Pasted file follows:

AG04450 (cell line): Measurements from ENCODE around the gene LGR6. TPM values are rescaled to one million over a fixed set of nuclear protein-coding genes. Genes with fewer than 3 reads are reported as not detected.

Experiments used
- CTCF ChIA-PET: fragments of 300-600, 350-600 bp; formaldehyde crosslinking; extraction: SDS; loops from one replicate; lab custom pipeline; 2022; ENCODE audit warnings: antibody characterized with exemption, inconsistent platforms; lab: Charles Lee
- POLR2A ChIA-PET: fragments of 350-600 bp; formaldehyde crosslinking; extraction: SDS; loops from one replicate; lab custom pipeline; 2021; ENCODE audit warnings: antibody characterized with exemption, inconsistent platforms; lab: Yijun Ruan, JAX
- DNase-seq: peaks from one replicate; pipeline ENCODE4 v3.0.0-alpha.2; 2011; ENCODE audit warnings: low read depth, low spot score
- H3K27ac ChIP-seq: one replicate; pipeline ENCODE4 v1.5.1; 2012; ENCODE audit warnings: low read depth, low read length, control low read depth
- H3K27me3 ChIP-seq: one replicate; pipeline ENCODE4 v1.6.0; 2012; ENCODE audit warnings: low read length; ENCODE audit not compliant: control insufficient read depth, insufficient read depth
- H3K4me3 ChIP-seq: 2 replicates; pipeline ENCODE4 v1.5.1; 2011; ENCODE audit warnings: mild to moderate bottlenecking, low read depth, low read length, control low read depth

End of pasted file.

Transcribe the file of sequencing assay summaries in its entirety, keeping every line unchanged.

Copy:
AG04450 (cell line): Measurements from ENCODE around the gene LGR6. TPM values are rescaled to one million over a fixed set of nuclear protein-coding genes. Genes with fewer than 3 reads are reported as not detected.

Experiments used
- CTCF ChIA-PET: fragments of 300-600, 350-600 bp; formaldehyde crosslinking; extraction: SDS; loops from one replicate; lab custom pipeline; 2022; ENCODE audit warnings: antibody characterized with exemption, inconsistent platforms; lab: Charles Lee
- POLR2A ChIA-PET: fragments of 350-600 bp; formaldehyde crosslinking; extraction: SDS; loops from one replicate; lab custom pipeline; 2021; ENCODE audit warnings: antibody characterized with exemption, inconsistent platforms; lab: Yijun Ruan, JAX
- DNase-seq: peaks from one replicate; pipeline ENCODE4 v3.0.0-alpha.2; 2011; ENCODE audit warnings: low read depth, low spot score
- H3K27ac ChIP-seq: one replicate; pipeline ENCODE4 v1.5.1; 2012; ENCODE audit warnings: low read depth, low read length, control low read depth
- H3K27me3 ChIP-seq: one replicate; pipeline ENCODE4 v1.6.0; 2012; ENCODE audit warnings: low read length; ENCODE audit not compliant: control insufficient read depth, insufficient read depth
- H3K4me3 ChIP-seq: 2 replicates; pipeline ENCODE4 v1.5.1; 2011; ENCODE audit warnings: mild to moderate bottlenecking, low read depth, low read length, control low read depth